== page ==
Here's what you need to know. The premiums will affect:
— New enrollees in 2016
— Enrollees who don't collect Social Security yet
— Enrollees with high incomes (individuals earning $85,000 or married couples bringing in $170,000)
— Dual Medicare-Medicaid beneficiaries (Out of those whose premiums are set to rise, only about half would have to bear the cost themselves. The other half who are duel beneficiaries will have their premiums paid for by Medicaid)
If you're part of this group, you'll want to do some extra planning.
Those who have deferred claiming Social Security, and who enroll in Part B for the first time in 2016, may want to consider enrolling earlier if they're already 65 and eligible. Individuals can avoid higher premiums if they start receiving their Social Security benefits, and have their premiums deducted, in November and December 2015.
If you are already on Medicare, or could apply immediately, and you were going to start Social Security benefits in the next year or so, and you are not subject to a high income threshold, some financial advisers say you should consider applying for both of those benefits rights now.
By filing earlier and receiving both your Social Security benefits and Medicare by the end of 2015, you'll fall into the group that will be exempt from the premium increase. Generally filing a month in advance is sufficient.
There is a cost to taking Social Security early that should be factored into the decision though, said Peter Mallouk, a certified financial planner and chief investment officer for Creative Planning in Kansas City. "Given that the Medicare premium increase will likely only last one year, it may not make sense for individuals to file for Social Security benefits in 2015," he said. "In addition, if an individual has other options for health insurance, such as continuing on a spouse's employer health insurance plan or an employer retiree plan in 2016, that may be a better option than filing for Medicare."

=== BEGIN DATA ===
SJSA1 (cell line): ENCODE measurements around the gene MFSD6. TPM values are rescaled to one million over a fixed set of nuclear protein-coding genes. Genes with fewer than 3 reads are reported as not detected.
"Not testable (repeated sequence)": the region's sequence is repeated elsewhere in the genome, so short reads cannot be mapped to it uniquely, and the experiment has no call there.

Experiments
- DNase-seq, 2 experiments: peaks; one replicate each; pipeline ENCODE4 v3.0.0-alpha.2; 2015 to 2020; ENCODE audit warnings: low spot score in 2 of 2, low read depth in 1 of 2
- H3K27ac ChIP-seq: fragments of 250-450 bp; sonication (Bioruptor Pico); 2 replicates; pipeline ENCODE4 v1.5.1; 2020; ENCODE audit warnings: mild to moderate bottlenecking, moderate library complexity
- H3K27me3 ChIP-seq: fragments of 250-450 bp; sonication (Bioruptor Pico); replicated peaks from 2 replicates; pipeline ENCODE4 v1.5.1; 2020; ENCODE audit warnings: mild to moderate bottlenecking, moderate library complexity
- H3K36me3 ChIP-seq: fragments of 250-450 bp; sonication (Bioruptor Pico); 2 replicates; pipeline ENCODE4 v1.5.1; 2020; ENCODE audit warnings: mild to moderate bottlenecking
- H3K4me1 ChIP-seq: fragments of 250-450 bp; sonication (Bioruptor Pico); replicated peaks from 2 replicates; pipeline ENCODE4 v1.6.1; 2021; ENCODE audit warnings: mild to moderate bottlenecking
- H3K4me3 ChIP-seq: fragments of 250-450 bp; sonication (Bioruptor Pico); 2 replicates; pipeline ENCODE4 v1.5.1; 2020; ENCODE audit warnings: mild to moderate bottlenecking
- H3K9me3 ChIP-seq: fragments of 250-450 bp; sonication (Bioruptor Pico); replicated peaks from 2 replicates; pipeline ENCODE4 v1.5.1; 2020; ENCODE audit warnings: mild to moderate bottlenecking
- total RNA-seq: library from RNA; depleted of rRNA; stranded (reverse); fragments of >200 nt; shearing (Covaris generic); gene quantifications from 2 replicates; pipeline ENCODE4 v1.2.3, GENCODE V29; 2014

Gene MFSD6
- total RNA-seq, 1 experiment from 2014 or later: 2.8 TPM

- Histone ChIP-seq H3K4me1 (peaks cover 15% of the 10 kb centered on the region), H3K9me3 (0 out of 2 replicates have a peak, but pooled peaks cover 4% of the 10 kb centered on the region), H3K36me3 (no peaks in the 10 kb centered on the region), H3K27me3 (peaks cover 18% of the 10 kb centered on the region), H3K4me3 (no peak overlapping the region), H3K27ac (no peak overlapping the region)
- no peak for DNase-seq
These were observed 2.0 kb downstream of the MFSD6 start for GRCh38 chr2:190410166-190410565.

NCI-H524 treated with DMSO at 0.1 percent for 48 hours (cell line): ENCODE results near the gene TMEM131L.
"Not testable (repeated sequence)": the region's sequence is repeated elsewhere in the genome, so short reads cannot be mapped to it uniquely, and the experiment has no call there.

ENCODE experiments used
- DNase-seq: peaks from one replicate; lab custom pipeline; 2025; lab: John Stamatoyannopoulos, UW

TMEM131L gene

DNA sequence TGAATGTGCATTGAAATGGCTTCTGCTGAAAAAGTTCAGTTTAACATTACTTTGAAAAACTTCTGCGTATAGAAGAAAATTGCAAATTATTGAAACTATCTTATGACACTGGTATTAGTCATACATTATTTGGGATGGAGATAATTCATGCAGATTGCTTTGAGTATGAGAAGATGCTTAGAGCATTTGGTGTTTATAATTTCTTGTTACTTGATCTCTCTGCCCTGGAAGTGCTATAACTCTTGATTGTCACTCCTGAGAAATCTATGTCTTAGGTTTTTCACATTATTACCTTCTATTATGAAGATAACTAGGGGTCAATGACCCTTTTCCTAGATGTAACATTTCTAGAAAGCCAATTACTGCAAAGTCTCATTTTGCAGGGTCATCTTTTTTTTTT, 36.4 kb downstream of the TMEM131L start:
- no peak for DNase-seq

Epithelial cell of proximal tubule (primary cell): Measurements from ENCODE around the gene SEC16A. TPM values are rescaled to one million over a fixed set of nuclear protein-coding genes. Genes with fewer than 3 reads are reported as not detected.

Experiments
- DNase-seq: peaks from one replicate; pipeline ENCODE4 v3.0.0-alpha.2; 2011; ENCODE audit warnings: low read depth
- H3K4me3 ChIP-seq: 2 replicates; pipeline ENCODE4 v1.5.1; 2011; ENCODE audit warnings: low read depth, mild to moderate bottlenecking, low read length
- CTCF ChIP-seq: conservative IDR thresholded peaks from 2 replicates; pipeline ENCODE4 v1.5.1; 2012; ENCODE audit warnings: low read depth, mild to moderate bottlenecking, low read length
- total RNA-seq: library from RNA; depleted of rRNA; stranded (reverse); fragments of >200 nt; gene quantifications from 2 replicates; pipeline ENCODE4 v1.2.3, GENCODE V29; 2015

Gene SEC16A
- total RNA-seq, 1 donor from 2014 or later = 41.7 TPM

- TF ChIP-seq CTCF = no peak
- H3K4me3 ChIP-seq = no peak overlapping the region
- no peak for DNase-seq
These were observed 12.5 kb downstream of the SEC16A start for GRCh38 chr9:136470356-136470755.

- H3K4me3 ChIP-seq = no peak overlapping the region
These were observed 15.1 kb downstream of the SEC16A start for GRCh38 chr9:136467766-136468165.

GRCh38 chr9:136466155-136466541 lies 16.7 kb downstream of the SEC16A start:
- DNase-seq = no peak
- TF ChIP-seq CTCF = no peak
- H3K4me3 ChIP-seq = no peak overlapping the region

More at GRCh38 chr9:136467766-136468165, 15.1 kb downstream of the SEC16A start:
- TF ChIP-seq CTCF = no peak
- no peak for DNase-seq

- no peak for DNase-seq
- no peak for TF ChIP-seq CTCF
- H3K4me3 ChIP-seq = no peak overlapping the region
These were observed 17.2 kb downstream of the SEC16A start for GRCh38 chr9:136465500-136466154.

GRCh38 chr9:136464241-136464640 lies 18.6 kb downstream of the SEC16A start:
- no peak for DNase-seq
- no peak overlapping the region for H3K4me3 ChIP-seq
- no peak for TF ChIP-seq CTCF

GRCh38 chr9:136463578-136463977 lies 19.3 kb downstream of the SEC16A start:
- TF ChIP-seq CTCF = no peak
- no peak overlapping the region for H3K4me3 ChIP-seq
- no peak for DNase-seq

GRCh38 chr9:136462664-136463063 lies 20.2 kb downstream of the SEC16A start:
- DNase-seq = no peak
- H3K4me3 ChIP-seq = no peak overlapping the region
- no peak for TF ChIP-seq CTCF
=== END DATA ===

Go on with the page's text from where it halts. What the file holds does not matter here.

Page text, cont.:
For those who have higher incomes, consider if you've had a life-changing event, such as a job loss, marriage, divorce, or death of a spouse, that has put you in a lower income bracket. You could qualify for an exemption based on these events.
Speak to a financial advisor and the Social Security Administration for various options that may be available to you, so you can maximize your future Social Security payments.
CORRECTION: The 2016 changes to Medicare Part B will affect 30 percent of Medicare beneficiaries, but only about half will pay the increases out of pocket. That figure was misstated in an earlier version of this article.